Single malt Scotch whisky exported to the United States is to face a tariff of 25% from 18 October.
The new duty is part of a raft of measures being imposed by the US in retaliation against EU subsidies given to aircraft maker Airbus.
Other goods being targeted include cashmere sweaters, dairy products, pork, books and some machinery.
Scotch exports to the US last year were worth $1.3bn (£1bn), with single malts accounting for a large share of that.
The US was given the go-ahead to impose tariffs on $7.5bn (£6.1bn) of goods it imports from the EU following a World Trade Organisation (WTO) ruling on Wednesday.
It is the latest chapter in a 15-year battle between the US and the EU over illegal subsidies for planemakers Airbus and rival Boeing.
The ruling by the WTO will mean tariffs on EU goods ranging from aircraft to agricultural products.
Brussels has threatened to retaliate similarly against US goods.
Karen Betts, chief executive of the Scotch Whisky Association, said it was a blow to the Scotch whisky sector.
"This is a serious situation for the industry," she said.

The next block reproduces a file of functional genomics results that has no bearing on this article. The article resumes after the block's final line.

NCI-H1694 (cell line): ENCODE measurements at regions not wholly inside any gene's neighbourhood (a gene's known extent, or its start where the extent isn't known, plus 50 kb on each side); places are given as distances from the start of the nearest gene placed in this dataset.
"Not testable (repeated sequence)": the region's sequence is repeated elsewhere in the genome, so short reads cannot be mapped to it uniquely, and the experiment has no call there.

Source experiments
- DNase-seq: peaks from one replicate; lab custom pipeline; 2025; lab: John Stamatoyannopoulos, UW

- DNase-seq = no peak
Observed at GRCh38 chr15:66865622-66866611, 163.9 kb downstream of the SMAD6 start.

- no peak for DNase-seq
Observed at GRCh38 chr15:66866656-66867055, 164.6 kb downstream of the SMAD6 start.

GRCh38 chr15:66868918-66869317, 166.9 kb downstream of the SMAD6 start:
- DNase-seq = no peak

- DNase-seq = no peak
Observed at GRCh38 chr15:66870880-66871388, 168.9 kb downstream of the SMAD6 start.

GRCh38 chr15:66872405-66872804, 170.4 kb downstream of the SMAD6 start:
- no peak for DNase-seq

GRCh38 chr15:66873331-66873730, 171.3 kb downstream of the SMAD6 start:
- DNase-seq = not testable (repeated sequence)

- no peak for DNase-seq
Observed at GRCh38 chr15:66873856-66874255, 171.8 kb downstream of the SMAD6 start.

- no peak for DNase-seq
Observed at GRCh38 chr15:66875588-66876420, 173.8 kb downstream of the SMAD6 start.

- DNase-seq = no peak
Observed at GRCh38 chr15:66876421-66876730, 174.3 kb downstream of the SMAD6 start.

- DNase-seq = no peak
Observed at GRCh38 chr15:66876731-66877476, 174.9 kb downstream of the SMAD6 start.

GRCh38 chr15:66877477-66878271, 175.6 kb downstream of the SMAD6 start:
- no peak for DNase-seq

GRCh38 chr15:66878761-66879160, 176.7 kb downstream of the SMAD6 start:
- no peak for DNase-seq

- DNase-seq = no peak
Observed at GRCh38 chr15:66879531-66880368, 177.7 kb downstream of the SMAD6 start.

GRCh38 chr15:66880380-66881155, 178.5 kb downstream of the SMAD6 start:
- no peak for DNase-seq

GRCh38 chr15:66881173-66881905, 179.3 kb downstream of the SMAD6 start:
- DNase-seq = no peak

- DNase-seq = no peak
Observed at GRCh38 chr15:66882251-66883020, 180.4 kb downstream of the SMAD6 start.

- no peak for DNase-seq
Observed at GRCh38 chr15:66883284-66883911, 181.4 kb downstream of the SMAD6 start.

"We heard overnight that a 25% import tariff will be imposed on all single malts into the United States and also all Scotch whisky liqueurs, and that's from a position of zero.
"We've had a zero tariff on imports to the United States for the past 25 years, so this is quite a hike."
The Scotch whisky industry directly employs about 11,000 people in Scotland, and many more indirectly through its supply chain.
More than 7,000 of the jobs are in rural areas across the country.
A spokesman for the UK's Department for International Trade said: "Resorting to tariffs is not in the interests of the UK, EU or US.
"The UK is working closely with the US, EU and European partners to support a negotiated settlement to the Airbus and Boeing disputes.
"The UK, through the EU, is seeking confirmation from the WTO that we have complied fully with WTO rulings regarding support to Airbus, and should not be subject to tariffs."
How did this row start?
The US first filed the case in 2004, arguing that cheap European loans for Airbus amounted to illegal state subsidies.
The WTO decided in favour of the US, which subsequently complained that the EU and certain member countries were not in compliance with the decision, prompting years of further wrangling.
The US had sought to impose tariffs on about $11bn in goods. Though the WTO cut that figure to $7.5bn, Wednesday's decision still marks the largest penalty of its kind in the organisation's history.
The WTO's dispute settlement body must formally adopt the ruling but is not expected to overturn the decision.